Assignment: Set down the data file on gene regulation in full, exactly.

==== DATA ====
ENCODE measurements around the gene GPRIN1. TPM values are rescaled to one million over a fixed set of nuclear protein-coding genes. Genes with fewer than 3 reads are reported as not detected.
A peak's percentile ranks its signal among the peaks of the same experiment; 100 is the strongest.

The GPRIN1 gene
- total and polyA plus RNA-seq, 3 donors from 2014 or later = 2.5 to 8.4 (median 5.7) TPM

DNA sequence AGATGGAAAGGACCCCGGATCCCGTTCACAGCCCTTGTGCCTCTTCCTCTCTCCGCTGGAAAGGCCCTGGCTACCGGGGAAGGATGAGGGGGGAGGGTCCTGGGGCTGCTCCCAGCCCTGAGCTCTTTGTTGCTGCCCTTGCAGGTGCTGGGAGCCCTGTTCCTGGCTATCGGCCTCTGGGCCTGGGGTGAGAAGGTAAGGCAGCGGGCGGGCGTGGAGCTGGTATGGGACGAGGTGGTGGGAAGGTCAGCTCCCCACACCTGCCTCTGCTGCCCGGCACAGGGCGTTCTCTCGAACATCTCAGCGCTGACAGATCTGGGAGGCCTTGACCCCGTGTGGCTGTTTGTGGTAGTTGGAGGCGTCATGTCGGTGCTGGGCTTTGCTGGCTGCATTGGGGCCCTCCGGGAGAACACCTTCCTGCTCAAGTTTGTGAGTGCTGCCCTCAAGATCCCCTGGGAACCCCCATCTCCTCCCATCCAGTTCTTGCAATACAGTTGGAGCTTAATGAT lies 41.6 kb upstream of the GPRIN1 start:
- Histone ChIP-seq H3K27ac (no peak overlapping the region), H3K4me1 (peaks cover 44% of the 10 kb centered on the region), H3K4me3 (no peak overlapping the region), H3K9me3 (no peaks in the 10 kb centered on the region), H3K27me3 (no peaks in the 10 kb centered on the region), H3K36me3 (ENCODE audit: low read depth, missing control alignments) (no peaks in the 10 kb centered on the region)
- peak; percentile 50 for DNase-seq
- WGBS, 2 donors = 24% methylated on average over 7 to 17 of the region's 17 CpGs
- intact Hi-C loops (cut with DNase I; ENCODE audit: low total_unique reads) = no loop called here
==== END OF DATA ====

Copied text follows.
ENCODE measurements around the gene GPRIN1. TPM values are rescaled to one million over a fixed set of nuclear protein-coding genes. Genes with fewer than 3 reads are reported as not detected.
A peak's percentile ranks its signal among the peaks of the same experiment; 100 is the strongest.

The GPRIN1 gene
- total and polyA plus RNA-seq, 3 donors from 2014 or later = 2.5 to 8.4 (median 5.7) TPM

DNA sequence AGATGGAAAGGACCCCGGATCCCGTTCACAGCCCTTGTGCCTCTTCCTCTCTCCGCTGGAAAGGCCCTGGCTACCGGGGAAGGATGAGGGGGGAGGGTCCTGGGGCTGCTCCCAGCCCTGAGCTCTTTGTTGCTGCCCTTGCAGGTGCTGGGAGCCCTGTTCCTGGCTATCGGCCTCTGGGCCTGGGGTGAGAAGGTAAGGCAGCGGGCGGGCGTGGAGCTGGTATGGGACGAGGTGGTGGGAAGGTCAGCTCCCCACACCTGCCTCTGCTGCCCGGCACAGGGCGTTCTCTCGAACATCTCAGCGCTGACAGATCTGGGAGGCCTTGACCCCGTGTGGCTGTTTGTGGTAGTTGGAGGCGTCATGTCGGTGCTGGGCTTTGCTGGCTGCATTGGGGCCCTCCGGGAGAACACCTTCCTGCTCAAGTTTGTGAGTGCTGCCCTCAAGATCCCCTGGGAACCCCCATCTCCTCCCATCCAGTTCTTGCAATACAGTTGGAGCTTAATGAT lies 41.6 kb upstream of the GPRIN1 start:
- Histone ChIP-seq H3K27ac (no peak overlapping the region), H3K4me1 (peaks cover 44% of the 10 kb centered on the region), H3K4me3 (no peak overlapping the region), H3K9me3 (no peaks in the 10 kb centered on the region), H3K27me3 (no peaks in the 10 kb centered on the region), H3K36me3 (ENCODE audit: low read depth, missing control alignments) (no peaks in the 10 kb centered on the region)
- peak; percentile 50 for DNase-seq
- WGBS, 2 donors = 24% methylated on average over 7 to 17 of the region's 17 CpGs
- intact Hi-C loops (cut with DNase I; ENCODE audit: low total_unique reads) = no loop called here